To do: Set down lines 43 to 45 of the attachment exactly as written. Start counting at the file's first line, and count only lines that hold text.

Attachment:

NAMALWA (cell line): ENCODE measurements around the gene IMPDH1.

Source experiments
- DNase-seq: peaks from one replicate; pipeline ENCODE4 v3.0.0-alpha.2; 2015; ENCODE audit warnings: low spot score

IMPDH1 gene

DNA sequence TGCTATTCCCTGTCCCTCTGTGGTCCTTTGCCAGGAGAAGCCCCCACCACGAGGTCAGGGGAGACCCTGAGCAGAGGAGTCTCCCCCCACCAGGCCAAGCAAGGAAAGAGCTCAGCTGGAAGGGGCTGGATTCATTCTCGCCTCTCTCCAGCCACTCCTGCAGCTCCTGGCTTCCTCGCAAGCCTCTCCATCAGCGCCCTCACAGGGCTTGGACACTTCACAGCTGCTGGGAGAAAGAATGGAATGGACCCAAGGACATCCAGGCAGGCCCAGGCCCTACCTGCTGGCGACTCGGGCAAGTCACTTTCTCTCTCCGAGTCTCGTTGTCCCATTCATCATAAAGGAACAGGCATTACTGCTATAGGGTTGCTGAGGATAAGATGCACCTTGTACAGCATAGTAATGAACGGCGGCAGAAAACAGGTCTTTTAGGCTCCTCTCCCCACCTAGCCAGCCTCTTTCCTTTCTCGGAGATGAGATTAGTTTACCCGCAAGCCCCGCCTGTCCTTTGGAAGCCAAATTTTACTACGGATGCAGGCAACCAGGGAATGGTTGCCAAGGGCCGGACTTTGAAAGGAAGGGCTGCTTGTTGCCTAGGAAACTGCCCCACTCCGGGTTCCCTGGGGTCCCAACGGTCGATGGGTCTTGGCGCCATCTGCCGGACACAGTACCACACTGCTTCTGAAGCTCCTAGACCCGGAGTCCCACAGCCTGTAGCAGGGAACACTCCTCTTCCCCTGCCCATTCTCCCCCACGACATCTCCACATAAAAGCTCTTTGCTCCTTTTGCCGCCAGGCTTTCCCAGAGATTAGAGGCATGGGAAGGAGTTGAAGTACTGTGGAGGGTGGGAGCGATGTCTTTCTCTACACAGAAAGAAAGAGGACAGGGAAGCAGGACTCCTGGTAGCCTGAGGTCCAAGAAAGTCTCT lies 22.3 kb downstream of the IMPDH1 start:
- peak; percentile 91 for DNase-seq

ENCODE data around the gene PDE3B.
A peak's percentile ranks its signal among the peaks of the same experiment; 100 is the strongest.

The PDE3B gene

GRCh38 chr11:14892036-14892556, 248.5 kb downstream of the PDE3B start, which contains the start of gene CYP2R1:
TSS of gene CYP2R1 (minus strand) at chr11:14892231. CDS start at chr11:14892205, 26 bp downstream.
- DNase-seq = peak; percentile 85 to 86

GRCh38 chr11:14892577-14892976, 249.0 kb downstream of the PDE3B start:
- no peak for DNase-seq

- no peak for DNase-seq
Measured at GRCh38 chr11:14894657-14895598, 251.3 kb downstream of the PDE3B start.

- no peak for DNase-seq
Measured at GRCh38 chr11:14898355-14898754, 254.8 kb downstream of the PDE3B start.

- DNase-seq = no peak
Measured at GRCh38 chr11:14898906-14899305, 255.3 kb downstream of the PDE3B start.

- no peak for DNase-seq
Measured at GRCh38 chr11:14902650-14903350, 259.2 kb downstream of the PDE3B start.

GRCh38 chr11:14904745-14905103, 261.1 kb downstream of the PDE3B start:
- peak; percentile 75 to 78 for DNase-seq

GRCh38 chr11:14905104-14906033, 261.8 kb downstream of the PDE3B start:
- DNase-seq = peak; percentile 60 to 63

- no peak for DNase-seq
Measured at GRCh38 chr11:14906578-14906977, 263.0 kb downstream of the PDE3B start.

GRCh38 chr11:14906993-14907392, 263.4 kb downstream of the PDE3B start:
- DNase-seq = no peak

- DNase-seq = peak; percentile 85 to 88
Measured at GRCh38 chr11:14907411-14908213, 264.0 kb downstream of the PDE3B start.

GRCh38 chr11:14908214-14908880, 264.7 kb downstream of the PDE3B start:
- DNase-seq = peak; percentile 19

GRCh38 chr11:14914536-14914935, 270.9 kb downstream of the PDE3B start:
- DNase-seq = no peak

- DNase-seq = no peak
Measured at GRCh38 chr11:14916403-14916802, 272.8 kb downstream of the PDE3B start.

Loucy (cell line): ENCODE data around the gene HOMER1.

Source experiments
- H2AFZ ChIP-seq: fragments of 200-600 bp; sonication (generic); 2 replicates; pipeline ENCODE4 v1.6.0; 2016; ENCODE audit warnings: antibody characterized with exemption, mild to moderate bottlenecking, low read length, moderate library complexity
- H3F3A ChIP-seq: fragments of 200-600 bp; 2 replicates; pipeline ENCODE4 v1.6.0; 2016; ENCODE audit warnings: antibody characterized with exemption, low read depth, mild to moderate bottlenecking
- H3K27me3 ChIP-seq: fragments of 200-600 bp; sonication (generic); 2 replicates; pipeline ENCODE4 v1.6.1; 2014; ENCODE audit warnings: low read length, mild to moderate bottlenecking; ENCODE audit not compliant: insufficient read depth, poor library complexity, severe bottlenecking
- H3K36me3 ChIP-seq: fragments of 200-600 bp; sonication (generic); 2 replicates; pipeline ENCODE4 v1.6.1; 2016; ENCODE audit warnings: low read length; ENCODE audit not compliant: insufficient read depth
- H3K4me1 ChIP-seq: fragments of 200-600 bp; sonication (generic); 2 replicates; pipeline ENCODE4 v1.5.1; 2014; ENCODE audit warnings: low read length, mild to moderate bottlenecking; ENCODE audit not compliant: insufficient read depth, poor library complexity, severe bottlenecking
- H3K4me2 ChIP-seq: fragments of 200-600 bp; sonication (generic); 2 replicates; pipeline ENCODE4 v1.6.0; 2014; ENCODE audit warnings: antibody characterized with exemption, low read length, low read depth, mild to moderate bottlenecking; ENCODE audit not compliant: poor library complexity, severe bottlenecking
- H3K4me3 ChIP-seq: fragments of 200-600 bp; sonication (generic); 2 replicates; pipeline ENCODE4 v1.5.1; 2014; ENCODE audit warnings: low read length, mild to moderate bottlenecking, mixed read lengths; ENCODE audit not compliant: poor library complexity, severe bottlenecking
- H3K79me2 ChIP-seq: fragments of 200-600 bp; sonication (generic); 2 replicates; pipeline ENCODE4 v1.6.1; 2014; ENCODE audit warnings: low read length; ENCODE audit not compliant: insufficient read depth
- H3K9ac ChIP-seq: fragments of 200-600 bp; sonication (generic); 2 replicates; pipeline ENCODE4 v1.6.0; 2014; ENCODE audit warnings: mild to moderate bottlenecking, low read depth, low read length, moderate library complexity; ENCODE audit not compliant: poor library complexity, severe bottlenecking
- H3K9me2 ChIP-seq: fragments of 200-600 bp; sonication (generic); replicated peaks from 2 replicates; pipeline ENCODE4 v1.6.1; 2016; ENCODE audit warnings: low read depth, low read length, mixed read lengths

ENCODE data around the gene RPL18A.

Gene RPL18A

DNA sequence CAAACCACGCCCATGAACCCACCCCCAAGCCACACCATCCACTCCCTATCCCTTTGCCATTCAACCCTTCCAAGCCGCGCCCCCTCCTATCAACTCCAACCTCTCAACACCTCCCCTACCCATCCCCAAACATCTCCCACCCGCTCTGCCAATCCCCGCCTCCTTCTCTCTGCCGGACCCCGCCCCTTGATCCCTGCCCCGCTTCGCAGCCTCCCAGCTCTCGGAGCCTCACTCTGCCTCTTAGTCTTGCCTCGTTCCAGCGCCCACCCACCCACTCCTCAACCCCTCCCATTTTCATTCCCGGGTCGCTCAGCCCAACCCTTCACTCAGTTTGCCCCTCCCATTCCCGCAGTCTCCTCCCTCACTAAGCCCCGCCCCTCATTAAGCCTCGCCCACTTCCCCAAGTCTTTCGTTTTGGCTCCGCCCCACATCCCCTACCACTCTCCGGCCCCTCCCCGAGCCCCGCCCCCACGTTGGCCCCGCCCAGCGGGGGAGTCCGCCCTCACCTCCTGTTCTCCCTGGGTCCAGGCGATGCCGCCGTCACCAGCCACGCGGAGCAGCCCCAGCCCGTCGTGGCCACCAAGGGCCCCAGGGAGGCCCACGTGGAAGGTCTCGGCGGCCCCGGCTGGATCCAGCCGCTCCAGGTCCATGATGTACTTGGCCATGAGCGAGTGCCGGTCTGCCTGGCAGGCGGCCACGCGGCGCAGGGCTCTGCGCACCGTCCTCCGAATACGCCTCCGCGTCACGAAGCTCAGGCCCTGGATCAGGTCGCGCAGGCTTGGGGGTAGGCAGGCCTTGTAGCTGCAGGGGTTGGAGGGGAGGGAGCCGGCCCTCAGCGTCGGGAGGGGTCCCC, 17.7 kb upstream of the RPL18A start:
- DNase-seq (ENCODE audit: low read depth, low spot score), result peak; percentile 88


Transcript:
- H3K27me3 ChIP-seq: fragments of 200-600 bp; sonication (generic); 2 replicates; pipeline ENCODE4 v1.6.1; 2014; ENCODE audit warnings: low read length, mild to moderate bottlenecking; ENCODE audit not compliant: insufficient read depth, poor library complexity, severe bottlenecking
- H3K36me3 ChIP-seq: fragments of 200-600 bp; sonication (generic); 2 replicates; pipeline ENCODE4 v1.6.1; 2016; ENCODE audit warnings: low read length; ENCODE audit not compliant: insufficient read depth
- H3K4me1 ChIP-seq: fragments of 200-600 bp; sonication (generic); 2 replicates; pipeline ENCODE4 v1.5.1; 2014; ENCODE audit warnings: low read length, mild to moderate bottlenecking; ENCODE audit not compliant: insufficient read depth, poor library complexity, severe bottlenecking